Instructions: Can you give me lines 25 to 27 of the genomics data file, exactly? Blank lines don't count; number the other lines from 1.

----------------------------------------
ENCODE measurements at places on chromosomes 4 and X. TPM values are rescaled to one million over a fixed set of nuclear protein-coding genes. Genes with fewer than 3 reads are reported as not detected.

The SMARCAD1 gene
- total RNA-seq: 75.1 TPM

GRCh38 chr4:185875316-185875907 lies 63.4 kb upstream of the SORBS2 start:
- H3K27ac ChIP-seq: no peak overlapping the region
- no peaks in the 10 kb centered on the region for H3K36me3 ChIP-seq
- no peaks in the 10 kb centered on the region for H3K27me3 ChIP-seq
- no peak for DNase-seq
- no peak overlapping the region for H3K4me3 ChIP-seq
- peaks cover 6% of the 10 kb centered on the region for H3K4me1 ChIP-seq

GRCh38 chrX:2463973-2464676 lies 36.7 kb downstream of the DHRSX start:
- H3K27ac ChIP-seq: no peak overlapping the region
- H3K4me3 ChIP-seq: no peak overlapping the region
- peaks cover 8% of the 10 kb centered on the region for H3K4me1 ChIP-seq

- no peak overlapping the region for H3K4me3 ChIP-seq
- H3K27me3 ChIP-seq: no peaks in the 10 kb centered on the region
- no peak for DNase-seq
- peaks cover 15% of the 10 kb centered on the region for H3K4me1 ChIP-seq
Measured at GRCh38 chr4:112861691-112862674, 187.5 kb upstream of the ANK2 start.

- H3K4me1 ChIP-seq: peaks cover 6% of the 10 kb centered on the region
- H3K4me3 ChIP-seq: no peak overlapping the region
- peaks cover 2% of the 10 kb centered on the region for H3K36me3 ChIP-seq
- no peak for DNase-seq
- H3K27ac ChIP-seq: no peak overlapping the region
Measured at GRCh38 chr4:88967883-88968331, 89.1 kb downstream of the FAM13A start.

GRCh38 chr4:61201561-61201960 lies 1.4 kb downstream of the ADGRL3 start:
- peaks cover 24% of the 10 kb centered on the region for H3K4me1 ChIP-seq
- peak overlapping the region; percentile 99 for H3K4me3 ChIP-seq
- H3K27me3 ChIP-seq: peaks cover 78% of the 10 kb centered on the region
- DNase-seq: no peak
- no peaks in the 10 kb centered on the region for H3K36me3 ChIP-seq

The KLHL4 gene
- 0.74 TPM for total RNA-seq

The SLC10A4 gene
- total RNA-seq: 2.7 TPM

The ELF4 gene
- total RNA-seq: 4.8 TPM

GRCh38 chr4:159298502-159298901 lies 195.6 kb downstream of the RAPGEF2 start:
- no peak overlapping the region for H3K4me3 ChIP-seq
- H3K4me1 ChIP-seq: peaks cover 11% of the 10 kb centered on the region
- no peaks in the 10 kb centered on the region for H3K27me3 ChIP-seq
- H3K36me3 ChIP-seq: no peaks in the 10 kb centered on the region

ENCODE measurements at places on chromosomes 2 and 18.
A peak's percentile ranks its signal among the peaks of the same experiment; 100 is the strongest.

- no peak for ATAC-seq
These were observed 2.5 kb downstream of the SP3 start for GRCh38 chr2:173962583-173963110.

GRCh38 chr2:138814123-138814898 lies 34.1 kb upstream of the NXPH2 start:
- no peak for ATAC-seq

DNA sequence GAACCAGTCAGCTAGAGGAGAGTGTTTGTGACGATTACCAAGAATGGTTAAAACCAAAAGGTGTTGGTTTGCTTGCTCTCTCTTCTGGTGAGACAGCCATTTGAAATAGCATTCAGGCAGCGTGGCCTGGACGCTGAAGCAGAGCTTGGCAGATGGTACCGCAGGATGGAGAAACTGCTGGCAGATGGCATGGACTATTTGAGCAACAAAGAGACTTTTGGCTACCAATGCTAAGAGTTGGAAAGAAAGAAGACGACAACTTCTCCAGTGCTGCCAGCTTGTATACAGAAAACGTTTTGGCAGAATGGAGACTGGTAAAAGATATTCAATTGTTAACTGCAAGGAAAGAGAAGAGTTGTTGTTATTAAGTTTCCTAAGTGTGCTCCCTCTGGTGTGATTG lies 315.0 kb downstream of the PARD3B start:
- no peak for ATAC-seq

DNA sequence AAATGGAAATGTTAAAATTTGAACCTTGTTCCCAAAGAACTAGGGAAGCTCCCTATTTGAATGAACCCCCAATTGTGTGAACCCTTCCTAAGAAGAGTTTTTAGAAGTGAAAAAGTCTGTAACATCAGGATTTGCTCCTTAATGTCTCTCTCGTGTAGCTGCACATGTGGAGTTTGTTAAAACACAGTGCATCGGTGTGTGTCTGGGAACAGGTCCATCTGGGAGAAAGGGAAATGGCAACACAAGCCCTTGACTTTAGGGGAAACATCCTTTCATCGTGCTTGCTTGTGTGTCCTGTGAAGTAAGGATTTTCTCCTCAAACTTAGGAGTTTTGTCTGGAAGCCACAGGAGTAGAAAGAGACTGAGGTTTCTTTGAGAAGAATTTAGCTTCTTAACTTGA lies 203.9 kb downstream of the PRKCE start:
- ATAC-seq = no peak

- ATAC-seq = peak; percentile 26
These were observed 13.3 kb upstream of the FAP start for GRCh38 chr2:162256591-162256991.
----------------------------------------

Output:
Measured at GRCh38 chr4:88967883-88968331, 89.1 kb downstream of the FAM13A start.

GRCh38 chr4:61201561-61201960 lies 1.4 kb downstream of the ADGRL3 start:
- peaks cover 24% of the 10 kb centered on the region for H3K4me1 ChIP-seq